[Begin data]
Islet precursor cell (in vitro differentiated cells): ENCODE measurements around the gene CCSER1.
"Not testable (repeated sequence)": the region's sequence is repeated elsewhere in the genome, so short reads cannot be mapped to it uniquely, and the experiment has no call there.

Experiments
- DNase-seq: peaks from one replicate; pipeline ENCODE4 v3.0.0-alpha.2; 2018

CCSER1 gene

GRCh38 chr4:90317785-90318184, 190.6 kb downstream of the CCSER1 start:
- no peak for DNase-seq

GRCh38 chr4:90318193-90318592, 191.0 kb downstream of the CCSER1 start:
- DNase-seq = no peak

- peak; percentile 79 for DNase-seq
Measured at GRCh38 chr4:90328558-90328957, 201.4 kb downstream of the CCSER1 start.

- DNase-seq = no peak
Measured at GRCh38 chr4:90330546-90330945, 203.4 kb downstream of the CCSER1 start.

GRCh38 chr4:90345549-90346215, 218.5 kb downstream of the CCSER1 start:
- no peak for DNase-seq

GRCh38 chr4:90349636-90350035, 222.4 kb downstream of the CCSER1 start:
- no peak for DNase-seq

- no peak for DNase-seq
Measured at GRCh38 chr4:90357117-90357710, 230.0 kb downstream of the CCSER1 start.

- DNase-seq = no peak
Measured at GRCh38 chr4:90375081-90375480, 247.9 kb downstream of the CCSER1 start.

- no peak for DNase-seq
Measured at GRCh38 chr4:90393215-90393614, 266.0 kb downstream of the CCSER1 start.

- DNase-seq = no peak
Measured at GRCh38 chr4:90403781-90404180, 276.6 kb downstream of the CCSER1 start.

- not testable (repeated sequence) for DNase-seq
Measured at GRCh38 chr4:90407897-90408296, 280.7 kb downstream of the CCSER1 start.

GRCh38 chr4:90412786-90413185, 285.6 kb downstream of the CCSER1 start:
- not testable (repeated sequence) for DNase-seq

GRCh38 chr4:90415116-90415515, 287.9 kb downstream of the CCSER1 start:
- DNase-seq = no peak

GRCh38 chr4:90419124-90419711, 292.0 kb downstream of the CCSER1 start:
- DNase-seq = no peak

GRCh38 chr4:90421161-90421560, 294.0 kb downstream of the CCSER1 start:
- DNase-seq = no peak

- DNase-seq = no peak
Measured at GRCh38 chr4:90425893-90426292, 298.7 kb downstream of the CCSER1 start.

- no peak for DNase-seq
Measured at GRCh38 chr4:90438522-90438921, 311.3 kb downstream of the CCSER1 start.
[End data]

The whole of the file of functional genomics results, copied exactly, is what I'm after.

Islet precursor cell (in vitro differentiated cells): ENCODE measurements around the gene CCSER1.
"Not testable (repeated sequence)": the region's sequence is repeated elsewhere in the genome, so short reads cannot be mapped to it uniquely, and the experiment has no call there.

Experiments
- DNase-seq: peaks from one replicate; pipeline ENCODE4 v3.0.0-alpha.2; 2018

CCSER1 gene

GRCh38 chr4:90317785-90318184, 190.6 kb downstream of the CCSER1 start:
- no peak for DNase-seq

GRCh38 chr4:90318193-90318592, 191.0 kb downstream of the CCSER1 start:
- DNase-seq = no peak

- peak; percentile 79 for DNase-seq
Measured at GRCh38 chr4:90328558-90328957, 201.4 kb downstream of the CCSER1 start.

- DNase-seq = no peak
Measured at GRCh38 chr4:90330546-90330945, 203.4 kb downstream of the CCSER1 start.

GRCh38 chr4:90345549-90346215, 218.5 kb downstream of the CCSER1 start:
- no peak for DNase-seq

GRCh38 chr4:90349636-90350035, 222.4 kb downstream of the CCSER1 start:
- no peak for DNase-seq

- no peak for DNase-seq
Measured at GRCh38 chr4:90357117-90357710, 230.0 kb downstream of the CCSER1 start.

- DNase-seq = no peak
Measured at GRCh38 chr4:90375081-90375480, 247.9 kb downstream of the CCSER1 start.

- no peak for DNase-seq
Measured at GRCh38 chr4:90393215-90393614, 266.0 kb downstream of the CCSER1 start.

- DNase-seq = no peak
Measured at GRCh38 chr4:90403781-90404180, 276.6 kb downstream of the CCSER1 start.

- not testable (repeated sequence) for DNase-seq
Measured at GRCh38 chr4:90407897-90408296, 280.7 kb downstream of the CCSER1 start.

GRCh38 chr4:90412786-90413185, 285.6 kb downstream of the CCSER1 start:
- not testable (repeated sequence) for DNase-seq

GRCh38 chr4:90415116-90415515, 287.9 kb downstream of the CCSER1 start:
- DNase-seq = no peak

GRCh38 chr4:90419124-90419711, 292.0 kb downstream of the CCSER1 start:
- DNase-seq = no peak

GRCh38 chr4:90421161-90421560, 294.0 kb downstream of the CCSER1 start:
- DNase-seq = no peak

- DNase-seq = no peak
Measured at GRCh38 chr4:90425893-90426292, 298.7 kb downstream of the CCSER1 start.

- no peak for DNase-seq
Measured at GRCh38 chr4:90438522-90438921, 311.3 kb downstream of the CCSER1 start.